What Goes in a Client's File?

I got a great question from one of my newsletter subscribers a couple weeks ago: What actually goes in the client chart? I'm pretty sure she asked this question because, as you may have discovered, once you dive in to treating clients things aren't so black and white. 

I once went to a seminar on electronic risk management and the presenter recommended that if therapists text with their clients about appointments they print out every message and put it in the chart. Now, I tend to lean on the conservative side of the documentation spectrum but that's just crazy (and wasting paper)!

So what do we include, then? Just a consent form and regular notes? Every communication you've ever had with every client... most communication... if so, what needs to be in and what is out?! Like most things documentation, there's no absolute right or wrong. However, the following guidelines can help make the decision a lot easier:

  • Signed paperwork- any policies, procedures or anything else you have your client sign should be in their file. If you use electronic record keeping (which I totally recommend!), have clients sign online via a client portal or scan the signed documents into your system.
  • Weekly clinical notes- there should be a note for every week you're scheduled to see your client. If you see your clients biweekly or monthly, make a note of that. The key is to make sure all your client's meetings with you are accounted for and there are no gaps in the story of your treatment with them. 
  • Assessment/intake paperwork- include any documents you have for assessing clients when they start with you. This may be a brief questionnaire as well as things like contact information and other forms you have clients complete when they begin working with you.
  • Scheduling summary- Writing regular notes on client sessions is a given but what about when clients cancel or constantly reschedule? I recommend brief notes about that, too. This is especially important in case you ever fall behind in documentation. God forbid you are a month behind in paperwork and can't remember what week Sally Client cancelled her appointment and whether or not you saw Johnny Client on Monday or Thursday five weeks ago... these are the things that are easy to overlook but cause a lot of time and stress figuring out later on. Having a note like "3/20/15- Sally Client cancelled; next appt 3/27/15" can be a big help and will only take you 20 seconds to jot down.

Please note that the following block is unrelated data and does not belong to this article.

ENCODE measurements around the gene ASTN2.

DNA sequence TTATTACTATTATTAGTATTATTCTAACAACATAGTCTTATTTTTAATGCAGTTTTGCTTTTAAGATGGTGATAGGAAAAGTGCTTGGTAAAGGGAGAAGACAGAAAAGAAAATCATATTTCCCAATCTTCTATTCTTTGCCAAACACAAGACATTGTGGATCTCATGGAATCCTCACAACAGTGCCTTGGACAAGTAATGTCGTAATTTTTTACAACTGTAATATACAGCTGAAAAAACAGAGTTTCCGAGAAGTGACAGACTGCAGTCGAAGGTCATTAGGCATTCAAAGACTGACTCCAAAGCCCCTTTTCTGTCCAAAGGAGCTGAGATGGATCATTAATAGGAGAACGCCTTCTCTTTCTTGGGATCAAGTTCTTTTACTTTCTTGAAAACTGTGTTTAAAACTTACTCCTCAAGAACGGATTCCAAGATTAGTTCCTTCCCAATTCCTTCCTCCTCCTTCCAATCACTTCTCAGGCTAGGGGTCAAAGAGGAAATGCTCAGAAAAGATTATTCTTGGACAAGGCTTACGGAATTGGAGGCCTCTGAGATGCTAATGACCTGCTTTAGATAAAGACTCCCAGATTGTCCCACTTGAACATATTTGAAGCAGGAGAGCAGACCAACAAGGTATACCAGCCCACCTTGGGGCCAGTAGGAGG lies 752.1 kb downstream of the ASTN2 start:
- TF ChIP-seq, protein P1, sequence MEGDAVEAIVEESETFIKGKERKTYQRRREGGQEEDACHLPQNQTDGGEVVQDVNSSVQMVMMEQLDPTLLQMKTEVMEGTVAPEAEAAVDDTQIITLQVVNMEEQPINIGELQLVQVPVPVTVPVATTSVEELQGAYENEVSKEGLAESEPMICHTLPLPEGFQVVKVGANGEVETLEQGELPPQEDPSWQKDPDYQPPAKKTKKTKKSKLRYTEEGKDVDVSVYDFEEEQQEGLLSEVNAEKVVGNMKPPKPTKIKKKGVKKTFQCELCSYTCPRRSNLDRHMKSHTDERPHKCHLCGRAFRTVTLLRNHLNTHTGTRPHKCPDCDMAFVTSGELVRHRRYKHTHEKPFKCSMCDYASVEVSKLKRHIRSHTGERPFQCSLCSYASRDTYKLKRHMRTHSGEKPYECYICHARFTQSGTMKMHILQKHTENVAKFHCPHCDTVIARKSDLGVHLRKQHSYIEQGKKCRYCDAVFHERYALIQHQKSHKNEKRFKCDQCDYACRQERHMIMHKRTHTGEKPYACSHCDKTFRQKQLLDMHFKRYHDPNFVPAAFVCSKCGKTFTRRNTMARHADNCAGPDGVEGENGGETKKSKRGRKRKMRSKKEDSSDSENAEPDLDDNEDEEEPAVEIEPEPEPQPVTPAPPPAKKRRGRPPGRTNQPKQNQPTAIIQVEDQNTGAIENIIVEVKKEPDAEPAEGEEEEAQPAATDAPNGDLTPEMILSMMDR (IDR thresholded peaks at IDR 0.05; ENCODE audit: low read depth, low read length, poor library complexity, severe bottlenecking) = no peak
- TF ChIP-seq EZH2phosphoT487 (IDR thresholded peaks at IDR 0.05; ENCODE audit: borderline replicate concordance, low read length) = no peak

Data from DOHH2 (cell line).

• Insurance information- if you bill to insurance this is critical! Keep a copy of your client's insurance card and any authorizations you receive. Document any conversations you have with the insurance company, as well. Some therapists find it useful to keep this information in a separate "financial folder"... it really just depends on the amount of documentation and whether or not it all easily integrates with your electronic record system.
  • Drawings and projects- depending on your clientele and personal style, these may be an integral part of your treatment or something you rarely have clients do. Regardless, this is often precious and valuable for treatment. I'd recommend you keep copies of these things safe (unless it's something meant for the client to take home). That way you can look back on pivotal moments and themes in the therapy journey.
  • Outcomes tools- if you use any kind of outcome tool on paper, keep that as part of the client record. Just like drawings and projects, it's vital clinical information for yourself and a great resource when evaluating progress and client strengths.
  • Reports- if you write reports for clients, keep a copy (preferably, a digital copy) in their file along with any disclosures of the report. Likewise, if you receive reports from an outside entity (psychiatrist, testing psychologist, etc), that should be in your client's file.
  • Outside communication- document consultations you have regarding your client. That may be talking with a parent or other family member, a doctor, psychiatrist, previous therapist, etc. This may also include consultations you have with other therapists, your malpractice insurance, etc. regarding any ethical dilemmas or areas outside your expertise. 
  • Accounting of disclosures- it's very important to document any time you disclose confidential information about your client. Aside from having a release to do so, document the date and to whom you actually release information. If you're a HIPAA covered entity this is a requirement; if you're not a HIPAA covered entity it is still recommended for both your sake and your client's sake.

One of the few things I recommend you actually don't keep in your client's file is any reports regarding abuse (read more here). These reports often have very sensitive information that your client may not want subpoenaed in a potential court case.

Another thing you want to keep separate from your client's file is process notes. I talk more about what this means in my Private Practice Paperwork Crash Course, but process notes are essentially your own notes as the therapist. These are not required and would be in addition to your regular weekly clinical notes.

Honestly, this list could go on and on with potential scenarios so the key is to always use your clinical judgement. Ask yourself, "is this something related to treatment?" and "Is this something related to my policies and procedures?" If the answer is yes to either, better to keep it as part of the record. And when in doubt, I always recommend you consult with a colleague. You'll likely end up having a great discussion!

Like the tips in this blog post? This blog is part of the compiled tips in the ebook Workflow Therapy: Time Management and Simple Systems for Counselors.